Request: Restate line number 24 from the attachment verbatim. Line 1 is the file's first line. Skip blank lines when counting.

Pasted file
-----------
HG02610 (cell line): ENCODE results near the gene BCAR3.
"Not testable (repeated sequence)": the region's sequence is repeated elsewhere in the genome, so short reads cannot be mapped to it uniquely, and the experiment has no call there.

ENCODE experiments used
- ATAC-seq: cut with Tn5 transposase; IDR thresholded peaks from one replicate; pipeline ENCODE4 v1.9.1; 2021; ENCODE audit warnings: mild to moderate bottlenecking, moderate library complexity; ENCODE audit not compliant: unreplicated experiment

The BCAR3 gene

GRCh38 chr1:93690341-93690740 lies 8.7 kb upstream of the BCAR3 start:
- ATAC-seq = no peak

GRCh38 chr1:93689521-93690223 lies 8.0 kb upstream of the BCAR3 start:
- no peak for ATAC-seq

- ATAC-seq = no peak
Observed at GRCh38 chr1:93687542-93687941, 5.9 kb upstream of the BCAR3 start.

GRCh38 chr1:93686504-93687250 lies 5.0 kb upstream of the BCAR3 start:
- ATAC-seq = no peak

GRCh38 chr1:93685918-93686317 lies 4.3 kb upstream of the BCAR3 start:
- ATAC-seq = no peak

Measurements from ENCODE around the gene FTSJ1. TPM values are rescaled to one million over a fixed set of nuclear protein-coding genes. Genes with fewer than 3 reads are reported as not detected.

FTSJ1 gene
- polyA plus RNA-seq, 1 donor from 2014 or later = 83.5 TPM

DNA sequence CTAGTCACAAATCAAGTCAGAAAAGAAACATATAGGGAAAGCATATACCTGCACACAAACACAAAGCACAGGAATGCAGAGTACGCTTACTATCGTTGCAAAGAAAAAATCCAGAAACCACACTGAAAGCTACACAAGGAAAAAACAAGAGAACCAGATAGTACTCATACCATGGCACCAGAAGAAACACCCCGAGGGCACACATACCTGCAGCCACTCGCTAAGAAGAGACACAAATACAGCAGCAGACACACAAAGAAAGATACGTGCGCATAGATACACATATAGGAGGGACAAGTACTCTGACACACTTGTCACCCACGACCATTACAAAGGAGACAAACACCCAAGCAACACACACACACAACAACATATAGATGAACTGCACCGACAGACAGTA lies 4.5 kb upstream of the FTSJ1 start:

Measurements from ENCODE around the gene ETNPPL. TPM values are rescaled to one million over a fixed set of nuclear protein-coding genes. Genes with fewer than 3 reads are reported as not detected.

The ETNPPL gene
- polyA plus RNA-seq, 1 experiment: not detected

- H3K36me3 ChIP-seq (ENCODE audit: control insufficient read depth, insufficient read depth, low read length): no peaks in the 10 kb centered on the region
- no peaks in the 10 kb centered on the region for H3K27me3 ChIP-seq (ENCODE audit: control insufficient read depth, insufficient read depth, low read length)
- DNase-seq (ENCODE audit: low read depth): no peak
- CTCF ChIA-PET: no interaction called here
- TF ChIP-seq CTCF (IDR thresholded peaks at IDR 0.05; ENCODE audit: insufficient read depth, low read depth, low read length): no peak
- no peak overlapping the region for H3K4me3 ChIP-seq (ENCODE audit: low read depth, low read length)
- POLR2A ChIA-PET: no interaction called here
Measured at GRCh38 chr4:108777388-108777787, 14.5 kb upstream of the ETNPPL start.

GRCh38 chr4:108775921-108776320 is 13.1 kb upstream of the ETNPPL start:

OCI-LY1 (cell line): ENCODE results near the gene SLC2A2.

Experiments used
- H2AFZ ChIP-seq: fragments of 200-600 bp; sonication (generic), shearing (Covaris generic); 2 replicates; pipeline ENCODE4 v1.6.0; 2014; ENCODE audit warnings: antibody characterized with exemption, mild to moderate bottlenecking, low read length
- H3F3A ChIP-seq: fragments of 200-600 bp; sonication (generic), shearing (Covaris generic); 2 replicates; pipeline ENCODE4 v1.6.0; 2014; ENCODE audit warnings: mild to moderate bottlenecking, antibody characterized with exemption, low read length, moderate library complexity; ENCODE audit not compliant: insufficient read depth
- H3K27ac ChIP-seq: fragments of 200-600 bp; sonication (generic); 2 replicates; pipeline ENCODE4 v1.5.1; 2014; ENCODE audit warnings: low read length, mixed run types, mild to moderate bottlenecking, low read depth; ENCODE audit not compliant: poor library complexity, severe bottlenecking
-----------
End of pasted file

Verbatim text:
- no peaks in the 10 kb centered on the region for H3K27me3 ChIP-seq (ENCODE audit: control insufficient read depth, insufficient read depth, low read length)